In the late 1970s, Jack Smith was surprised to see Stacy Peralta standing at his front door.
This was long before Peralta directed movies like “Dogtown and Z-Boys” and “Riding Giants.” But even as a young adult, Peralta was a celebrity in the skateboarding world.
“I’d never met him,” Smith said. “I’d seen him in magazines, and I’d seen him in contests. He says, ‘Hey, are you Jack? Somebody told me you know where the pools are in town.’ ”
As Peralta would later chronicle in “Dogtown,” skaters in Southern California, where Peralta grew up, would hone their freestyling skills in empty swimming pools. While visiting the Central Coast, Peralta wanted to check out the pool scene here.
Smith did know of an empty pool. And when he brought Peralta to it, jaws dropped.
“When I showed up that day with Stacy, there was already a crew there skating,” he said, “and it was like I walked in with god or something.”
More than three decades later, Peralta, now a part-time Cayucos resident, wrote the introduction to Smith’s self-published book, “Lives On Board,” a collection of stories about skateboarding.
While Smith isn’t as well known as Peralta, he’s been a fixture of the skating scene here for more than three decades. And his three cross-country skating trips have sealed his reputation as a skater willing to go the distance for a good cause.
“The first time I rode a skateboard was in 1964,” said Smith, of Morro Bay.
His father, an Air Force man, built boards for the kids on the base. Still, at that time, skating didn’t really appeal to Smith.
“Then, in 1974, the day after I graduated from high school, I was at my buddy’s house and there was this old Hobie clay-wheel board sitting in the ice plant,” Smith said. “And we’d never seen it there before—we didn’t know how it got there. So we picked it up and started screwing around with it.”
The next year, he attended his first contest. Two years later he and his buddies got a company to sponsor their trek across the country. At that point, cross-country skating represented something fun and different.
“We really did it because we didn’t want to have the typical summer job of working in a restaurant,” Smith said. “So we got out an old atlas, drew up our route and took off.”
When his journey was complete, Smith decided his career would have to entail skateboarding. Through the years he’s held many positions in the industry, most involving marketing for skating companies.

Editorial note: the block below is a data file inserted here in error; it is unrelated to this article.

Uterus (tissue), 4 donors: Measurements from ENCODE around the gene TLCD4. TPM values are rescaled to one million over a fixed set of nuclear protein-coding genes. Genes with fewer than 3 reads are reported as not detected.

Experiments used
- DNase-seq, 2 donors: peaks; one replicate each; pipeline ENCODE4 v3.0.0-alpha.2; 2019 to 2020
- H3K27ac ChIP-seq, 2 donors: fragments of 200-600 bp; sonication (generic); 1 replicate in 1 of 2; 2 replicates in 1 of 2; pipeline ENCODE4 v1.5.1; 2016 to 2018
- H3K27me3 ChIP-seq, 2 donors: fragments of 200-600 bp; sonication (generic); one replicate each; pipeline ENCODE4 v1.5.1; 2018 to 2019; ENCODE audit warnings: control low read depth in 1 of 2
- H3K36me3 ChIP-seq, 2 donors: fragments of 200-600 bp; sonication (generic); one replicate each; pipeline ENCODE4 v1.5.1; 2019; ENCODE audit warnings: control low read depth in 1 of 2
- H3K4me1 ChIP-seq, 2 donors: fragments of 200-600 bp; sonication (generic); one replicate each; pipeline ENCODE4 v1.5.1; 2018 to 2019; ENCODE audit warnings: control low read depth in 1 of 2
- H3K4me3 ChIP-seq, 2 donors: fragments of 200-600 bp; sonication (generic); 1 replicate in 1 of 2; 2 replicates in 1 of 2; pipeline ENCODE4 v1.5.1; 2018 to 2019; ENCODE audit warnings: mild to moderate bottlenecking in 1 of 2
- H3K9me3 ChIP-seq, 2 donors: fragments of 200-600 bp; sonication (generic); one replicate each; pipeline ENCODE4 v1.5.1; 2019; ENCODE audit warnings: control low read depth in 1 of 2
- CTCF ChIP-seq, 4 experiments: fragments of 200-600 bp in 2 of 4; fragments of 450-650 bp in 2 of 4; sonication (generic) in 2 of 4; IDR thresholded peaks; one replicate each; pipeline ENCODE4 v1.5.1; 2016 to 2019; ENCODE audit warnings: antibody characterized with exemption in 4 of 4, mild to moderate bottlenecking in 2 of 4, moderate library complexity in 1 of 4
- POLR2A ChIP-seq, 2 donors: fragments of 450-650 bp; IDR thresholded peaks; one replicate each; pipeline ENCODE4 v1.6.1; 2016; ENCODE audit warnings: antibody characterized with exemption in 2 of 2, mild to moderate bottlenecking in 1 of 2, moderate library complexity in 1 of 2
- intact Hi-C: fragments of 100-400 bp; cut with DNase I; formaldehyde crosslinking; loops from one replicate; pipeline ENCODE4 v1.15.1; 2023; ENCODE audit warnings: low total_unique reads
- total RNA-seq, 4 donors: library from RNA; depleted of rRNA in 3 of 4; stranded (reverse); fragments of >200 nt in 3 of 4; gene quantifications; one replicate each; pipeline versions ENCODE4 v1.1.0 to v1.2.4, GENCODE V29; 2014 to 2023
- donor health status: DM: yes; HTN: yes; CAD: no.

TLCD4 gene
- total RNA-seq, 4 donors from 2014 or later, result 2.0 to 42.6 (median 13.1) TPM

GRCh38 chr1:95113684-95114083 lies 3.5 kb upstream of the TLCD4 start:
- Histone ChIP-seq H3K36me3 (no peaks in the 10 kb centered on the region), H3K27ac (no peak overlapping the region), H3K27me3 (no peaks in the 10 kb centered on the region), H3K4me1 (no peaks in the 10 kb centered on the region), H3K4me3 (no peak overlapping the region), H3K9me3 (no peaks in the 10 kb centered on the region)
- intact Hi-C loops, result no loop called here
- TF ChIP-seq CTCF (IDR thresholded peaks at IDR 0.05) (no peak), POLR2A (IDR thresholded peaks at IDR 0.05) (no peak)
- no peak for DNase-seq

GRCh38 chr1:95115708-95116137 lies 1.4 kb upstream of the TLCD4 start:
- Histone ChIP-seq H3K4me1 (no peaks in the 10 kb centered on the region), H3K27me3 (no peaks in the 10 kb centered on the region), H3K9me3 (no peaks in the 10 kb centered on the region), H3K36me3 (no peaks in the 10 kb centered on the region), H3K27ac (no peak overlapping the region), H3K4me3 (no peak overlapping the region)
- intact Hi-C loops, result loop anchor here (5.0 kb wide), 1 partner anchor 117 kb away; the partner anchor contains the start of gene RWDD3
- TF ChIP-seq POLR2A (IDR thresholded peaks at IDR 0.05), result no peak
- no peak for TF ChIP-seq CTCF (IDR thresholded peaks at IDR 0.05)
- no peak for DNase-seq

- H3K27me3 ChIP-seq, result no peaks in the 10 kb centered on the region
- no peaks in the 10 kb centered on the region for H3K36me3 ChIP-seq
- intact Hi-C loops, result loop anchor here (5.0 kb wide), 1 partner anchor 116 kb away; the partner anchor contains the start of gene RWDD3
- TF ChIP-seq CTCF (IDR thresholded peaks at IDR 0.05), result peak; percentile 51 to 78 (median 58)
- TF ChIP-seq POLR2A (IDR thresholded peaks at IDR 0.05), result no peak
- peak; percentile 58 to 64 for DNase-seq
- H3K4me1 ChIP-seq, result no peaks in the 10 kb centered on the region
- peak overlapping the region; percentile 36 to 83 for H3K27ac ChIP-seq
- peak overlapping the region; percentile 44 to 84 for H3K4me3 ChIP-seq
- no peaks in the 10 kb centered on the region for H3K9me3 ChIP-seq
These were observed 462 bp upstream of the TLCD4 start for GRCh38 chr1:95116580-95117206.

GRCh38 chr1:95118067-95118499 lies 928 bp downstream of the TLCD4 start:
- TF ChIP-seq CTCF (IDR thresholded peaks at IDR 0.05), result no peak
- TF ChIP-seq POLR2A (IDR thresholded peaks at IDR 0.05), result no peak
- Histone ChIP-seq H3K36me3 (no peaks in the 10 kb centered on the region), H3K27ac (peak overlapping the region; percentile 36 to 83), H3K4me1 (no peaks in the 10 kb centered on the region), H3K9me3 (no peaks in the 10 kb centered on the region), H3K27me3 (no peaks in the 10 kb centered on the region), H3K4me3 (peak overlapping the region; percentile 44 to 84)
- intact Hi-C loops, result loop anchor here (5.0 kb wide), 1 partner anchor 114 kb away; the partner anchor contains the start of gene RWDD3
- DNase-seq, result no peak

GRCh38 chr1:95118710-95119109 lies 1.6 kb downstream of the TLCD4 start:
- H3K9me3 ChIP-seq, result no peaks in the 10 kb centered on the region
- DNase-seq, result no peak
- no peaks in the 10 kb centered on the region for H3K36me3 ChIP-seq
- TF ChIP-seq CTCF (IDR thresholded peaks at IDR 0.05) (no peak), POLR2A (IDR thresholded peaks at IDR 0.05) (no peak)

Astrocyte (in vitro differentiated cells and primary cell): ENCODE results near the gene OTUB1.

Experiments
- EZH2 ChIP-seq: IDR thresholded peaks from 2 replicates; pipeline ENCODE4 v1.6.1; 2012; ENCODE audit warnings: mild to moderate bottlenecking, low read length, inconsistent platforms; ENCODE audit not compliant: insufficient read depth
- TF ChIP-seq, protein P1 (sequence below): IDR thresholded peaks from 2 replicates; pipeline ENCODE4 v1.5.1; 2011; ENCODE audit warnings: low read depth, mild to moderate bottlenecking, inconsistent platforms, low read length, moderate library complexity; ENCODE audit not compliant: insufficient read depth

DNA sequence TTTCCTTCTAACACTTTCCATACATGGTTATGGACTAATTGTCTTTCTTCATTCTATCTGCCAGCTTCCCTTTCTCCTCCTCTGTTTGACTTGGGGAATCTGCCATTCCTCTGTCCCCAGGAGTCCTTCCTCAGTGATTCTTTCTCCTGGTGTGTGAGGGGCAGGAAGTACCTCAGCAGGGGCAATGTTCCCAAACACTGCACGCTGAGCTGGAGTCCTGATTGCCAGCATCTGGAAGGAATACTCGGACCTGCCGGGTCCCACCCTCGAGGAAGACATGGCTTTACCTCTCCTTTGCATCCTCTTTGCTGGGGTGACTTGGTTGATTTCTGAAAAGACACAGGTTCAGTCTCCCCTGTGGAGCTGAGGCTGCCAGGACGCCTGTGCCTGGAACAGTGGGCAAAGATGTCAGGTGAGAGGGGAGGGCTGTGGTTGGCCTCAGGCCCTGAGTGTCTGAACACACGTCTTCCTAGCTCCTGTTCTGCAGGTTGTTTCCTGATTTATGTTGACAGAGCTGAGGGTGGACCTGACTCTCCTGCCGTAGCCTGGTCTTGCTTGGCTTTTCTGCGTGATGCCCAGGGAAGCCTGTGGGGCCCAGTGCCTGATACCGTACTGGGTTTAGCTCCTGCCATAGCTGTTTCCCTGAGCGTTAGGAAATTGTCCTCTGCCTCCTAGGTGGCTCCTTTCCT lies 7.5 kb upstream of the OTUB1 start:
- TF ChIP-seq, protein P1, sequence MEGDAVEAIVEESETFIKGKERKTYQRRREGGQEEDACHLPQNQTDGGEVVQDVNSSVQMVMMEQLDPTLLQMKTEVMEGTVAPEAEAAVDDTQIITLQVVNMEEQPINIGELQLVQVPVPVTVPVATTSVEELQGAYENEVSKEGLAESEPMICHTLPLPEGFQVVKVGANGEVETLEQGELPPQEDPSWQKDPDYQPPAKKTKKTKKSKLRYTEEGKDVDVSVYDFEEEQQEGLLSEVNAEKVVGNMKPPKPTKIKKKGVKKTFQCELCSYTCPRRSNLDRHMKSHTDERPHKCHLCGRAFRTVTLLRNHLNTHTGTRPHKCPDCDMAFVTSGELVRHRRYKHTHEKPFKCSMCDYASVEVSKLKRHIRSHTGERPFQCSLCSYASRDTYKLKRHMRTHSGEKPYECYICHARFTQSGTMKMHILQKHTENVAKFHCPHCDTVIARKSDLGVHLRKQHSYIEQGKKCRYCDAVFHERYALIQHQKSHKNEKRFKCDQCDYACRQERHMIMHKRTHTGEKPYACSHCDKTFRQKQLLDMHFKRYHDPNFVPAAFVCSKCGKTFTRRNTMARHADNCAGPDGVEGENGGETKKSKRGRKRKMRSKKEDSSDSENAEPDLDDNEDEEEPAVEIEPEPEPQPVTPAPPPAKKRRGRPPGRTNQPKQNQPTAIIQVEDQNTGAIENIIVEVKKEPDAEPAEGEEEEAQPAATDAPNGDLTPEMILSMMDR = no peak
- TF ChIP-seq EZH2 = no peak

In 1984, he and three other guys skated across the country again — this time raising money for multiple sclerosis.
Taking turns skating, they made it from the West Coast to the East Coast in 26 days.
In the 1980s, Smith owned a mail-order inline skate business in Iowa. There he became the executive director of the Chamber of Commerce for a small county. While performing that job, he helped filmmakers locate a farm that hosted a scene in the movie “Twister.” Eventually, he moved back to the Central Coast.
In 2003, Smith made yet another cross-country run—but this time for more personal reasons. His first son, also named Jack, had just passed away from an extremely rare genetic disease known as Lowe syndrome.
“There’s only about 350 boys in the world that have it,” he said.
The disorder, which only affects males, is linked to the X chromosome and causes vision problems, mental retardation and seizures. While Lowe patients are generally expected to live between 30 to 40 years, Smith’s son passed away at just 14.
“He lived a pretty active life until he was probably 10 or 11,” Smith said. “The last few years of his life were pretty tough because he was having sometimes hundreds of seizures a day.”
After he and his crew made it cross country — in a “Guinness Book of Records” 21 days— skaters in other parts of the world began embarking on cross-country journeys, all to support research for Lowe syndrome.
“So Jack’s legacy lives on and Lowe’s syndrome keeps getting research money for it,” Smith said.
Always looking for new ways to promote skating, Smith launched a skateboard slalom race in Morro Bay in 2001. And in 2005, he had a small part as the announcer of a contest in the Peralta drama “The Lords of Dogtown.”
“It was like walking back in time 30 years,” Smith said. “Because the contest where I play the announcer is the Del Mar National from 1975, and that was actually the first contest I was ever in.”
Three years ago, Smith, 53, began a Web site, The Skateboarders Journal, a place for skating news, photos and stories. While putting his book together, Smith decided to reach out to others through his site to see if they had interesting stories worth sharing.
“There are all kinds of books out there about professional skateboarders,” he said. “But there weren’t really any books about what I call the everyman/every-woman,” Smith said. “The regular guy who skates for the love of it, who doesn’t get paid.”
Once he solicited stories, they came pouring in. The book features 180 stories and over 250 photos. Some of those photos come from well-known skate photographers such as Jim Goodrich, Glen E. Friedman and Wynn Miller.
While some of the writers are people Smith got to know through his industry career, others are regular folks, ranging in age from the early teens to 73. (The 73-year-old started skating at 65.)
Writers describe how they got into skating and the injuries they incurred. They write fun stories about their travels and sad tales of loss. In separate vignettes, Smith writes about his sons Jack and Dylan. He also writes about skating the streets of Morro Bay in the 70s — including the time he raced down the steep Old Creek Road just days after having surgery from a skate-induced broken arm.
Today, Smith still skates, though he acknowledges not as hard or as fast as he once did. Still, he’s thinking he might try to skate across the country one last time.
“We’re not done yet,” he said. “It’s going to happen again sometime, I just don’t know when.”